• Avoid heating gelatin over high heat or for long periods of time, both of which weaken its gelling ability. It’s best to add dissolved gelatin to liquids that have already been boiled or simmered. The same goes for reheating sauces thickened with gelatin-heat gently to avoid weakening the gel.
  • Salty or acidic ingredients tend to soften gels, so you may need to use more gelatin when working with them.
  • Sugar or cream helps firm up gels. Sugar is hygroscopic and pulls water from the gelatin molecules, strengthening their gelling effect, while cream makes the mixture more viscous, which thickens the mixture overall.
  • Avoid freezing gelatinthickened liquids, which causes liquid to seep from the gel when it is thawed.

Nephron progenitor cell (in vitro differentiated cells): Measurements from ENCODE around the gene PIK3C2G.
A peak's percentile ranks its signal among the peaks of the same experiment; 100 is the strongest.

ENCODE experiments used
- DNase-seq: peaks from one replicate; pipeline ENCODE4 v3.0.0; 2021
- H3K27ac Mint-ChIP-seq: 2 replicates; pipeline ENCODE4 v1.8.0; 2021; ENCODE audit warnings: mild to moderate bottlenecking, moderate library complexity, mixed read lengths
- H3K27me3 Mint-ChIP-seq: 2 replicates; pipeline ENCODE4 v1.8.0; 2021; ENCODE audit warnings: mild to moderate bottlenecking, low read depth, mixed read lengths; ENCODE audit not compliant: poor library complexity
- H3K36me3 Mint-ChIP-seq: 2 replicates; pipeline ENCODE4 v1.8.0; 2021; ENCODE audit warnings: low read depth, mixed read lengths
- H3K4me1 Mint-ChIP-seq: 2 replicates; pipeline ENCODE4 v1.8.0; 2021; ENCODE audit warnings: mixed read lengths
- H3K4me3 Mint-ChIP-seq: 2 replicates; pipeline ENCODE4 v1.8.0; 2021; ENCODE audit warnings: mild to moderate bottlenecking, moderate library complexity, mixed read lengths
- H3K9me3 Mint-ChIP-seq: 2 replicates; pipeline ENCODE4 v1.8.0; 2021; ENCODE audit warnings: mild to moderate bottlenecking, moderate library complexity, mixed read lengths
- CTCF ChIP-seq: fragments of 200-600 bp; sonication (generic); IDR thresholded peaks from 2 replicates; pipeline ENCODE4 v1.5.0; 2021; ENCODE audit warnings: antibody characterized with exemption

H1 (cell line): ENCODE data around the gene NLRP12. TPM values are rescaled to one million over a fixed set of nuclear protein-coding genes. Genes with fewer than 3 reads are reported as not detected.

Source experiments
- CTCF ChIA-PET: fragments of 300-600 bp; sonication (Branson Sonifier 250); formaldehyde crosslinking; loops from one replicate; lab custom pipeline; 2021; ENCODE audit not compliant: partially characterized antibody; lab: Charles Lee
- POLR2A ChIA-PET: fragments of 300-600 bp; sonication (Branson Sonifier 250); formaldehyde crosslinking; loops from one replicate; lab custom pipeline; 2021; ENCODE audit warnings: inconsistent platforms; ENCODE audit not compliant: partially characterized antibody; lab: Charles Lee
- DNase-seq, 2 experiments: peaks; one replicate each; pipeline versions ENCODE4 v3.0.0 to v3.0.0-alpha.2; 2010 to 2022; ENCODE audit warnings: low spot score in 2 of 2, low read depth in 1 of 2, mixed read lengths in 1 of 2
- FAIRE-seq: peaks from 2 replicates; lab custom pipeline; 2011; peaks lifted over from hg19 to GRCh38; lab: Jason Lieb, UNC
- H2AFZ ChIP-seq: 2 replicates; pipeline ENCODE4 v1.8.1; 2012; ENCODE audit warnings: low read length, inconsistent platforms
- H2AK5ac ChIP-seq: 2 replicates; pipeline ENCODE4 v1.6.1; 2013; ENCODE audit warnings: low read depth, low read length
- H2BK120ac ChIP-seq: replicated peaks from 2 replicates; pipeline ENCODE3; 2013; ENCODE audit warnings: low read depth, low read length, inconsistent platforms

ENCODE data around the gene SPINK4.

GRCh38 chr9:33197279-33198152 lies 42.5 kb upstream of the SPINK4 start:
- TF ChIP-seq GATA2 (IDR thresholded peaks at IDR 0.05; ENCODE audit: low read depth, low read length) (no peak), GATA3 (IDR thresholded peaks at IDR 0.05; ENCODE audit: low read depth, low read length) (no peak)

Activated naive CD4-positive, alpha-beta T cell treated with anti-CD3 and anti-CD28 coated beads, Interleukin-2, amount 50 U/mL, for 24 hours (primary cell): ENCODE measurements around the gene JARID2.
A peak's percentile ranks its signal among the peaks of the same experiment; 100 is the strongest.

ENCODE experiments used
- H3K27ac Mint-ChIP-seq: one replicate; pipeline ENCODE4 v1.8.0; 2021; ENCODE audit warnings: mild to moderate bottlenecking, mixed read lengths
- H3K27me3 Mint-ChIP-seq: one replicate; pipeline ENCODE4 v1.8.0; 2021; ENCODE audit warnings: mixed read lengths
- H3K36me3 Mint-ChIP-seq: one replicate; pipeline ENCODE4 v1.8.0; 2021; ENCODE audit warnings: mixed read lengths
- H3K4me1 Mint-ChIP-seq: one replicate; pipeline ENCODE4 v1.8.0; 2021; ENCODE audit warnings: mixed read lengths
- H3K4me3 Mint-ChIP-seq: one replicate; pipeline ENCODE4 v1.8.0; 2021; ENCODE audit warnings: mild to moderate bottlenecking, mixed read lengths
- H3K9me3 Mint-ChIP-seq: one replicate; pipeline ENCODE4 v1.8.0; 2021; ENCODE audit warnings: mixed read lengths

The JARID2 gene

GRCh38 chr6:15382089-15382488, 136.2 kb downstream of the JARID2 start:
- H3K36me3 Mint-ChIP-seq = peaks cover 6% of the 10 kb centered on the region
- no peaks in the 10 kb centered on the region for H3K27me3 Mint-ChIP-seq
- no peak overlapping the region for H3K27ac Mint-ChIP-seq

• Certain fresh ingredients- peaches, pineapple, papaya, mangos, melons, kiwi, figs, prickly pears, and ginger- contain enzymes known as proteases, which will digest the proteins in gelatin. As a result, gels made with these fresh ingredients may not thicken properly. To neutralize the enzymes, boil the cut up ingredients for 5 minutes before using in a gelatin dessert, or use canned fruit (which has been heated during the canning process).
  • To suspend solids in a gel, let the gel cool until semifirm before stirring in the solids.
  • To release a chilled gel from a cup or decorative mold, dip the cup or mold in warm water for 5 to 10 seconds to reliquefy the outer edges of the gel, then loosen the edges by shaking or using a thin knife and invert.

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  • Lindaship | 12/29/2016

    Hello,
    Ineresting info. I wanted to make some elderberry gummies, then freeze them for when needed. You say that liquid seeps from frozen liquids with gelatin when thawed. Do you think they would still look decent enough to eat, or would the liquid seeping make it a sloppy mess?

    Thanks so much.